Date: 22 Jul 99 - 10:59 AM

In early 1962, I was 6' and 150 lb. at the time I was introduced to this guy I had heard about from mutual friends. "If nobody else comes to your party", they said, "he will." Lots of others did come and he did and we remained good friends ever since. Tex assumed that everybody he knew knew everybody else he knew and sometimes it was even a little bit true. Nu? Much quality time was spent burning many bridges and listening to heaps of music of all kinds. I was then and am still an orthodox Classicalist (with a tiny bit of Jazz thrown in for good measure) but it was impossible not to be affected by the spirit of open-ness that surrounded Tex and made you really listen. I'll be at Howard Beach this coming Saturday with camera and recorder. bye, sid PS; as soon as I can get my hands on a scanner that works, I'll post pictures of Tex going back to the early '60s. What would be the appropriate site?


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Subject: RE: Tex Koenig's Passing
From: Rick Fielding
Date: 22 Jul 99 - 12:29 PM

Sid. If Tex had had the bucks to own a computer, I would have forced to check out Mudcat at gun point. (well, maybe egg-roll point) He would have LOVED our community, and been such a valued member I can't tell you. If it were possible to have the first posthumous member inducted here, I nominate Tex.
My friends, you'd have laughed, cried and wondered. And Tex would have had the time of his life.
Sid, you might try Bbc's website. I have to run to the studio so maybe someone will "blue clicky" it for you.
rick


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Subject: RE: Tex Koenig's Passing
From: Ilene Thompson
Date: 22 Jul 99 - 11:37 PM

I, too have memories going back to the 60's, not the least of which was how he could tear the sh*t out of a guitar. There was one magical night in Nobody's on Bleecker St, where we were all sitting at a big table and Odetta and Tex and a few others were just wailing away, and at 3:00, they closed the bar and turned the key and it just went on until about 6:00 AM at which point we all went down the street to a bagel place for breakfast.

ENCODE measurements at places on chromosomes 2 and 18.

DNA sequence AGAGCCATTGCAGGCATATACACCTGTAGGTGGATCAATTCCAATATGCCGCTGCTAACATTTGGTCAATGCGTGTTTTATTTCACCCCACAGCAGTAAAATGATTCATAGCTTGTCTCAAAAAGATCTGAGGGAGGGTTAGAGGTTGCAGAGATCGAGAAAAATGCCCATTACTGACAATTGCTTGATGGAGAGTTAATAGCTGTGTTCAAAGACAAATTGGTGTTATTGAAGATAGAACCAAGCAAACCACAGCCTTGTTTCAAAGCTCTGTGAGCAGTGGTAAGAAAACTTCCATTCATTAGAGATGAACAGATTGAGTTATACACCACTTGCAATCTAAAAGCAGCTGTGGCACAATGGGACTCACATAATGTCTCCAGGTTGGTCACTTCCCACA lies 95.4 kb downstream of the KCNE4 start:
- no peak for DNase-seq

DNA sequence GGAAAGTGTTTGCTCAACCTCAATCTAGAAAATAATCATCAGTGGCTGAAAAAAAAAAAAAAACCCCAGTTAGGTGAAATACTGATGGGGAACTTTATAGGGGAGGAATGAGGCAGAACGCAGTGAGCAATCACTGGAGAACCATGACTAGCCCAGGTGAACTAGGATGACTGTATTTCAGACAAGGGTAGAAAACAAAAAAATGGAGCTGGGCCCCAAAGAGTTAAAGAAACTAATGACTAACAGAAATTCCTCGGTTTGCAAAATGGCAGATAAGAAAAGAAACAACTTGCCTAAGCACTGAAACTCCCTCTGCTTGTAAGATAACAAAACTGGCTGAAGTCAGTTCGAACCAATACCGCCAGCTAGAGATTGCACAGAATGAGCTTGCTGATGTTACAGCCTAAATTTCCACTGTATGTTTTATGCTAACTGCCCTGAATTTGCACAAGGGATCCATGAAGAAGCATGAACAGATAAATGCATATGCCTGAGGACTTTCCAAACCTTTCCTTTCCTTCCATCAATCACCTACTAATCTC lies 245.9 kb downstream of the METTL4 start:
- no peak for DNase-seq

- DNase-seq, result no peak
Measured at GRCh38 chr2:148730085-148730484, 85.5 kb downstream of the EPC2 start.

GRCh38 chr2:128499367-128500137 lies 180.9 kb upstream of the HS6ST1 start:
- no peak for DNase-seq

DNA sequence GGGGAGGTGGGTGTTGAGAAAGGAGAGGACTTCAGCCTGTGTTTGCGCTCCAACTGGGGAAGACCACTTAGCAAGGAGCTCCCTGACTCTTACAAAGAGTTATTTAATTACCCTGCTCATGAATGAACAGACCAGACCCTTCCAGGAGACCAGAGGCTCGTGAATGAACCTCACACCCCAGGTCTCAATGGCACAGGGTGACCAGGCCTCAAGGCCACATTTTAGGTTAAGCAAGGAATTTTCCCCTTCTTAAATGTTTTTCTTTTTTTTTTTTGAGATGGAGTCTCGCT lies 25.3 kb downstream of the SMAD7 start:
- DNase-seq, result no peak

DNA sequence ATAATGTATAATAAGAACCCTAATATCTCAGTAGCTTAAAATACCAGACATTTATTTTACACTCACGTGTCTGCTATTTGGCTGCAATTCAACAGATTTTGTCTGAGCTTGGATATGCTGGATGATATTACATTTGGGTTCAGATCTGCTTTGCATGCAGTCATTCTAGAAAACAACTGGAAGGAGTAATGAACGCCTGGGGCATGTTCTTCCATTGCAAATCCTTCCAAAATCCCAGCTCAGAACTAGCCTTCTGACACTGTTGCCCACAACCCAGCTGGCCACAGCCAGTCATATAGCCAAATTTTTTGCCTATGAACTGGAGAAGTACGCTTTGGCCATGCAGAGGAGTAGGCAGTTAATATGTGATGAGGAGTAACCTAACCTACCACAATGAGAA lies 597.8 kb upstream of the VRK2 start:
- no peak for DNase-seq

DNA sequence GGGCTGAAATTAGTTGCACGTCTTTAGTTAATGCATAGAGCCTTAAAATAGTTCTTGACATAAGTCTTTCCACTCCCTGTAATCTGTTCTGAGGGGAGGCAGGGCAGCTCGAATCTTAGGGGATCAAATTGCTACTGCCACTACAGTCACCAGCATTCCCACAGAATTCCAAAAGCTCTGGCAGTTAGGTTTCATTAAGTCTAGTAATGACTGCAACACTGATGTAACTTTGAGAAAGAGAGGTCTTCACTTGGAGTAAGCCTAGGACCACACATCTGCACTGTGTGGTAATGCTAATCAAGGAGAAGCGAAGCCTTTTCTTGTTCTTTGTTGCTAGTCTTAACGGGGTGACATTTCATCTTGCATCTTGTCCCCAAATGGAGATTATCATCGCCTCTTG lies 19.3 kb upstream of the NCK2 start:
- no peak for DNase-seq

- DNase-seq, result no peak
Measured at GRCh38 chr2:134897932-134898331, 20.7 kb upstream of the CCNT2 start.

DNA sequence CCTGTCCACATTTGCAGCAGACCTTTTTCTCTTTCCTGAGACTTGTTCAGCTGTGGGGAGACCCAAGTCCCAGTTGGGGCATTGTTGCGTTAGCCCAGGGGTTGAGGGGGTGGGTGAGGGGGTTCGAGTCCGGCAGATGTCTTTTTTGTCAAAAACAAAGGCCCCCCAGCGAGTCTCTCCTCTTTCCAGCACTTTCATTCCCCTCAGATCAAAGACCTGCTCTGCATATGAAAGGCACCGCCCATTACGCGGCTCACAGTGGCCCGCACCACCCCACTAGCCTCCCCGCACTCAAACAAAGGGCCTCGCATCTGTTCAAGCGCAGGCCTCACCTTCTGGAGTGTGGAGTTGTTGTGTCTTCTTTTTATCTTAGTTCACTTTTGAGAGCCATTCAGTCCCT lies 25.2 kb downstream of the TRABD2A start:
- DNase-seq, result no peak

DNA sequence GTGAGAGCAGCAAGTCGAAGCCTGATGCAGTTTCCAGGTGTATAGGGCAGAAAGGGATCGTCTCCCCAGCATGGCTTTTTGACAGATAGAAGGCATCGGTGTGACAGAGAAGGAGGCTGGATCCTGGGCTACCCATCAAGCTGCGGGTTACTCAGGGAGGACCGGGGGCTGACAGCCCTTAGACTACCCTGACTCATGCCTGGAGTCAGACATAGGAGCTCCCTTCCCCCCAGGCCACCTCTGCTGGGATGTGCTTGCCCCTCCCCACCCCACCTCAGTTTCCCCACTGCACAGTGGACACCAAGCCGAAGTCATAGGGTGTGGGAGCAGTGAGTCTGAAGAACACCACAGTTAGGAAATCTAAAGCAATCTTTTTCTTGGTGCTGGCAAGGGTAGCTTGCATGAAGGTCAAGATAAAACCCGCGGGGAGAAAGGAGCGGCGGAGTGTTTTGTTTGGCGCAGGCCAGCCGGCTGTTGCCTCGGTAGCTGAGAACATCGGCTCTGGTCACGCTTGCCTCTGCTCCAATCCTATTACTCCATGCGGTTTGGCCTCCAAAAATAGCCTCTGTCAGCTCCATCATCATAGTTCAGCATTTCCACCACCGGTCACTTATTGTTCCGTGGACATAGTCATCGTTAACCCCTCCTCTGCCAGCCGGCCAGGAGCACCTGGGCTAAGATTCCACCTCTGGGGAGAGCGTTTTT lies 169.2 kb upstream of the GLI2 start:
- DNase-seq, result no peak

Jim Harrison has been leaving messages with Odetta's service, but there's been no response. She's probably on the road. Maybe someone out there might know how to contact the NY and NE music people to tell them about the memorial Saturday?

Tex's friend Linda is staying with the Harrisons. For more information, they can call Jim at home at:

212-233-3225 or at work tomorrow at: 718-321-5872


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Subject: RE: Tex Koenig's Passing
From: Rick Fielding
Date: 23 Jul 99 - 01:12 AM

Ilene. Odetta has been told the sad news.
rick


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Subject: RE: Tex Koenig's Passing
From: Bruce N. Solotoff
Date: 23 Jul 99 - 02:20 AM

My heart goes to join you all at this time. Though not easy for anyone to deal with the tremendous loss in the tapestry of our lives, Tex being a particularly bright and eclectic set of colors, I seem to be feeling more like partying it up and telling my worst jokes in Tex's honor. As the ripple of devastating grief is affecting all of us, and, occasionally in the last two weeks I have caved in, I can't help but smiling as well. I think of Tex and I only see him smiling at me.

Without getting into 20 some odd years of friendship with Tex where I have come to know him as alternatively, a fellow child and a big brother (in the latter we traded roles occasionally) I have made myself available as often as I could when he would visit NY. We would drive around to hole in the wall places where he would get the finest leathers or gun stuff, knife stuff, and camera parts. And of course, eateries.

Tex, a mountain of a man, always wore this vest with many pockets. In each pocket was a wealth of inventory. Stuffed to major bulging, he could pull out whatever item might be needed at the time. His hands were massive and some of his finger nails had been carefully evolved so as to pick the guitar better. He also carried around a small duffle bag whenever he was here. And it was heaaavvy. I'm a big man too. Not as big as Tex but no wimp in the pushme pullyou department. And I found the weight of what he carried on a given day daunting.

We met many times at the knife show here in New York. Tex introduced me to and tried to educate me as to the details and specific excellence of knife collecting. I have taken to it with limited success regarding the specifics of the craft but with a pleasure for the form, craftmanship, and uses. More for me, it was an opportunity to get together with my friend.

Last November we brought my son of 7 years to the show and Tex introduced him to this world. Zakaria took to it and to Tex as if they were pre-bonded. Tex taught Zak the proper ways to handle and respect knives. And he learned instantly.